Caldera collapse at Glencoe, Scotland, was incremental and involved complex movements of numerous fault blocks before formation of the ring fault for which the volcano is renowned. Intracaldera depocenters had the form of grabens or half grabens, locally with downsag and bounding monoclinal flexures, and these changed form and location for each of the five major ignimbrite eruptions that represent the early volcanic history. This piecemeal caldera collapse is in contrast to previous interpretations, in which all subsidence was thought to have involved a coherent crustal block moving on the ring fault. Collapse and magmatic plumbing were profoundly influenced by preexisting tectonic faults trending northwest and northeast. A dominant northwest-trending graben controlled the general location and form of major caldera depocenters and repeatedly channeled a major river through Glencoe. The main graben was transected orthogonally by two cross grabens.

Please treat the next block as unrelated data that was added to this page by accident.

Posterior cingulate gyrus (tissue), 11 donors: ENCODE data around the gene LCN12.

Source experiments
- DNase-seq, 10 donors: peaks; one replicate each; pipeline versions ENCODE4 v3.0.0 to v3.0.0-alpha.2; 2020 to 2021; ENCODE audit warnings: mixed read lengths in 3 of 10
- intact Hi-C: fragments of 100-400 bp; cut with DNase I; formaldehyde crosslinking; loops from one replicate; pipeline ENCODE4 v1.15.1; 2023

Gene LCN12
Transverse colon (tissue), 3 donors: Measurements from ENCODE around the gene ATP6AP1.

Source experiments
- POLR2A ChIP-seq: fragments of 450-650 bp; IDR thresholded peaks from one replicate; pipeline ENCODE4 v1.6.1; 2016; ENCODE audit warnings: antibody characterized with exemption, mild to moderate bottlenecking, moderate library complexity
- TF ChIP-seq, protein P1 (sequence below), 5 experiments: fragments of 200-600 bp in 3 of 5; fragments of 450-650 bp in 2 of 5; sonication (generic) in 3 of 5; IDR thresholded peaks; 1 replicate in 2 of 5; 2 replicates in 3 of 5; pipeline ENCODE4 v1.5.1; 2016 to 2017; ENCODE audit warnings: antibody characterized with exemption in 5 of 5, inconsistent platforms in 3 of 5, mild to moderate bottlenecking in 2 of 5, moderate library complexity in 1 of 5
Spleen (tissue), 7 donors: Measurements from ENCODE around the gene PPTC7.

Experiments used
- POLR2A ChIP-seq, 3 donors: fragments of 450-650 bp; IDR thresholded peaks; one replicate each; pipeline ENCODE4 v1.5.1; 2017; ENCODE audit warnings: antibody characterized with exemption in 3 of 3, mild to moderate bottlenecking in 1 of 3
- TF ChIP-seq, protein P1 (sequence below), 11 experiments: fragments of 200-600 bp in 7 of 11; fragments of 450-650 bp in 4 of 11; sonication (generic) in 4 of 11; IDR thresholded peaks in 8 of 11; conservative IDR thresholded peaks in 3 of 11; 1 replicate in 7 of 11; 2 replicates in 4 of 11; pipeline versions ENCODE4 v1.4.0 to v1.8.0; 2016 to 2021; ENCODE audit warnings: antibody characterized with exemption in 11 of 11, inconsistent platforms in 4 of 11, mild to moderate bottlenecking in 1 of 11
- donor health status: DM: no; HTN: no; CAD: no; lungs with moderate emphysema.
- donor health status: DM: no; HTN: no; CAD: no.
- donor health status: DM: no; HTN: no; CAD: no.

Each of the first three caldera eruption cycles involved initial phreatomagmatic explosivity, which built tuff cones, followed by magmatic fountaining that produced lava-like silicic ignimbrites. The three lava-like ignimbrites total more than 300 m thick. Two later eruptions produced eutaxitic silicic ignimbrites, together more than 300 m thick, and contemporaneous progressive downsag was associated with the formation of extensional fractures (crevasses) hundreds of meters deep. Sills up to 100 m thick of mingled andesite and rhyolite between the intracaldera ignimbrites were accommodated by increments of subsidence. Unconformities and sedimentary layers within the stratigraphic succession record fluvial erosion and abrupt switches to alluvial and/or lacustrine deposition between each ignimbrite eruption. The changes in drainage and sedimentation, and the development of coarse debris-avalanche breccias, reflect tectonic faulting during the periods between major eruptions. The duration of the period including the five caldera-forming eruptions was probably ∼0.5 m.y., and the magnitude of the tectonic faulting that occurred prior to and during the caldera developments (>0.5 km/m.y. normal displacement) is similar to that of the most actively subsiding sedimentary basins. Glencoe shows that the piecemeal nature of calderas may be plainly evident only in deeply dissected systems, which, with knowledge that caldera volcanoes commonly overlie faults, suggests that piecemeal calderas may be more common than previously recognized. The research also shows that the emplacement of granites (s.l.) was episodic rather than synchronous throughout the magmatic province, and it suggests that numerous plutons in the province, e.g., in Donegal, Ireland, may have formed at sites of central volcanoes that are no longer preserved.